Genome editing has created cows that grow no horns, the better to avoid painful dehorning.

Genome editing has created cows that grow no horns, the better to avoid painful dehorning.

Cornell Alliance for Science

NAS panel tackles—and is tackled by—genome editing in animals

WASHINGTON, D.C.—A 2-day National Academy of Sciences (NAS) workshop here last week exposed just how far scientists, ethicists, and regulators are from agreeing on the best way to move forward with genome editing in animals. Following on the heels of this month’s NAS summit on genome editing in humans, the workshop attracted much less attention, even though the work has more immediate regulatory and scientific implications. It also has the potential to shape how these technologies may one day be used in humans.

In one sense, gene editing has been going on for nearly 10,000 years. The selective breeding of livestock leads to changes in a breed’s genetic makeup similar to what can be done with modern techniques. The big difference, say genome-editing advocates, is that these new molecular tools make the process much more efficient, with precise ways of deleting, inserting, or regulating genes. One approach, called CRISPR, has made gene editing so easy that in little more than 2 years, researchers have used it to change the genomes of more than a dozen plants and animals. With CRISPR, researchers have modified or disabled multiple genes at once, in some cases leaving no trace of the foreign DNA that makes it possible.

Such ease of use will likely encourage  the use of more animal models in the study of human diseases, says Rhonda Wiler, a geneticist at biotech giant Genentech in San Francisco, California, who co-chairs the Roundtable on Science and Welfare in Laboratory Animal Use (which organized the workshop). For example, model mice, which were once modified by a laborious process that required multiple generations of breeding, can now be modified in just one generation. In theory, this approach means that all researchers have to do is simply isolate and modify an unfertilized egg in order to modify a genome. “This will have a massive impact on the use of animals in sciences,” says Peter Hohenstein, a development biologist at the Roslin Institute at the University of Edinburgh, Easter Bush in the United Kingdom. Not only is genetic modification easier in mice, but it is likely to become much more feasible in a wide range of other species, including pigs, fish, monkeys, and even humans.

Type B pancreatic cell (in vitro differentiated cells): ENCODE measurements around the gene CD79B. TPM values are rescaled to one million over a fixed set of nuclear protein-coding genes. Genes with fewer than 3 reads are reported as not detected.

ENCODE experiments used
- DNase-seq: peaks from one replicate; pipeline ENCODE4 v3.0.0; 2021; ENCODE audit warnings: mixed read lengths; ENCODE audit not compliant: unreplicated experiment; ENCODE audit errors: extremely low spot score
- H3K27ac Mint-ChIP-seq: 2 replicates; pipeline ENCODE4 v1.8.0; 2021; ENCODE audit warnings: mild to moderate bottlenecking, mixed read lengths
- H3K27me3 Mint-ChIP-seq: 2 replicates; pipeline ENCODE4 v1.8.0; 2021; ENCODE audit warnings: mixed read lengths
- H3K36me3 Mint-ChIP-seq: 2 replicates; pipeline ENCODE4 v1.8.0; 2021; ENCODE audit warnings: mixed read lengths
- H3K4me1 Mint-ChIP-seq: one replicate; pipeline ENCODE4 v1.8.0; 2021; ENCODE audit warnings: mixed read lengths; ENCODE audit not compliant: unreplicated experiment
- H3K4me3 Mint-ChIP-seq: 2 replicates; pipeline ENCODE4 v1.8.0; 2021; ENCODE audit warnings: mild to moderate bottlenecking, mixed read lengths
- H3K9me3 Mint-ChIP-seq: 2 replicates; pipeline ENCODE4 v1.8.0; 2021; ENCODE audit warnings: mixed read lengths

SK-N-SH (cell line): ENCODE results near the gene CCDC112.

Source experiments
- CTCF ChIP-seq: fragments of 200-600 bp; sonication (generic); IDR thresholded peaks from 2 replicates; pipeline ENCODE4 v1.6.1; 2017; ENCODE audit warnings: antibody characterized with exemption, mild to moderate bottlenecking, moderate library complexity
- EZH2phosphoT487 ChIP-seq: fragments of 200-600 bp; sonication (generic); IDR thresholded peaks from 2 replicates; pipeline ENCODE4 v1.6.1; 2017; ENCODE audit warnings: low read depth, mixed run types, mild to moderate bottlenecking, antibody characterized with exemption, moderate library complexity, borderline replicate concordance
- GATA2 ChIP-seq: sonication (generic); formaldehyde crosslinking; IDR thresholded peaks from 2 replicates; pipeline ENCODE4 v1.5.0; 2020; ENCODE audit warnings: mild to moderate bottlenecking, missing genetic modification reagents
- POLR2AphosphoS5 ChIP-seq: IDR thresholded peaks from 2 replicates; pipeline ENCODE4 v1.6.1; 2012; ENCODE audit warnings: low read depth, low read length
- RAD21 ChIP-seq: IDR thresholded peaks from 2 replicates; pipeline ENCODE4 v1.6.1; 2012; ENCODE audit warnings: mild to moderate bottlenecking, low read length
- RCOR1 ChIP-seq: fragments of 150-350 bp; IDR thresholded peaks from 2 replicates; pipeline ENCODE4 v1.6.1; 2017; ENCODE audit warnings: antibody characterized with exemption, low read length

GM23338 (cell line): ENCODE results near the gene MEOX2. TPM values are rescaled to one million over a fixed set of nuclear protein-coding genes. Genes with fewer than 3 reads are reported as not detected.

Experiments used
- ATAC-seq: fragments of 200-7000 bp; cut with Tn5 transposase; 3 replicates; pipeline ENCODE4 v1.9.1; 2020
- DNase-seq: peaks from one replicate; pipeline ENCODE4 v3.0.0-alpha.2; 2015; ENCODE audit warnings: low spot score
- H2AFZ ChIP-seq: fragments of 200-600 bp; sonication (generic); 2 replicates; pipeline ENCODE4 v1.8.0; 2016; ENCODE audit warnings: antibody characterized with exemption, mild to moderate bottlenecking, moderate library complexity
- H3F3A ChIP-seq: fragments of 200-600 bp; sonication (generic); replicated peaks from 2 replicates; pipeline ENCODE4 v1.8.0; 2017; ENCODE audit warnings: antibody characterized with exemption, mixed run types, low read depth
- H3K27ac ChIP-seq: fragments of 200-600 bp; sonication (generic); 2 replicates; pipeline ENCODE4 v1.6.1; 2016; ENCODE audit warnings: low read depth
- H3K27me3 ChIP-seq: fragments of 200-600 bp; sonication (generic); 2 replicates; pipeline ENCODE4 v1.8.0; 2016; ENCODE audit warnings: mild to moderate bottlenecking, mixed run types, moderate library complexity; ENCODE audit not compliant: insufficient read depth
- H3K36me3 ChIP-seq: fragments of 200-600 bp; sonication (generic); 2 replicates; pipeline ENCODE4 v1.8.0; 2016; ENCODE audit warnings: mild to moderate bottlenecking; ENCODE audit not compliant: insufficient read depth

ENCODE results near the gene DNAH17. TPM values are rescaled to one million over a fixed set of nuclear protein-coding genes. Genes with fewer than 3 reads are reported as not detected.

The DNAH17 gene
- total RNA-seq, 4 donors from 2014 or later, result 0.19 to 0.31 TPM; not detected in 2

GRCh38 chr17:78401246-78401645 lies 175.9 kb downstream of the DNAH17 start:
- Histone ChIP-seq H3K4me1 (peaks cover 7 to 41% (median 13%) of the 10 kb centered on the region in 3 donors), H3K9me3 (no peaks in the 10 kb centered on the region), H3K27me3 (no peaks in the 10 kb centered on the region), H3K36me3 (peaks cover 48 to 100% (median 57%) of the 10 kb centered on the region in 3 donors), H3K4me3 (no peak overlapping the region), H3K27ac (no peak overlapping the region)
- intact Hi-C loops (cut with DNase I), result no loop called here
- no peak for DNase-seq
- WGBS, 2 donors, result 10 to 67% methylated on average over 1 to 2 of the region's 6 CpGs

In addition, researchers may be able to make more use of less complex, so-called “lower” organisms -- say fish instead of mice -- in their work, an important goal for animal welfare enthusiasts. And because CRISPR works so well in cells growing in a lab dish, some tests can forgo using animals altogether.

Such efforts can also improve conditions for farm animals. In the works is an oinker that will be resistant to swine flu. A company called Recombinetics, based in St. Paul has produced calves that won’t grow horns, so they won’t have to undergo the painful process of being dehorned. It’s taken just a few years to do what breeders would need 50 to 100 years to do, notes Recombinetics’s Scott Fahrenkrug, whose company is working on pigs that will never have to be castrated.

However, some worry it’s becoming too easy to make animals “just because,” says Hohenstein, who adds that people may pay less mind to minimizing the use of animals in research. Ethicists cite similar concerns. Researchers in China have created a CRISPR-generated line of micropigs as pets, for example.

Still, Angelika Schnieke from the Technical University of Munich, Freising-Weihenstephan, in Germany says that she and her colleagues are trying to ensure they follow the animal welfare principle of minimizing animal use through a European program to coordinate the development of large animal models. She and others are making pigs that get cancer, polycystic kidneys, heart disease, and other conditions.

Still up in the air is the role of federal regulation. The U.S. Department of Agriculture (USDA), the Food and Drug Administration, and the Environmental Protection Agency are all “wanting a little piece of the pie,” says David Kurtz from the National Institute of Environmental Health Sciences in Raleigh. In the 1980s, these agencies came up with the Coordinated Framework for the Regulation of Biotechnology, last updated in 1992 and now under review. “Many provisions for the regulation of conventional transgenic animals may not apply to genome editing,” says Susan Harper from the Agricultural Research Service, part of USDA, in Beltsville, Maryland.   

But so far no one has been able to reach a consensus. Some of the meeting attendees favored increased or different regulations, some argued that genome editing should be less strictly controlled, and some wanted to maintain the status quo. Among supporters of fewer regulations,  Alison Van Eenennaam, an animal breeder at the University of California, Davis, says that some editing is “just a way to enable base pair changes” that doesn’t actually add new DNA to an organism. She says she is particularly concerned about the cost of complying with regulations, which may be so high that universities and other institutions can’t afford to follow up on good ideas. But others are okay with adding regulatory brakes to genome editing. “That’s the government’s job,” Hohenstein says. “We spend a lot of time and effort in making sure we comply or the public wouldn’t accept what we are doing.”

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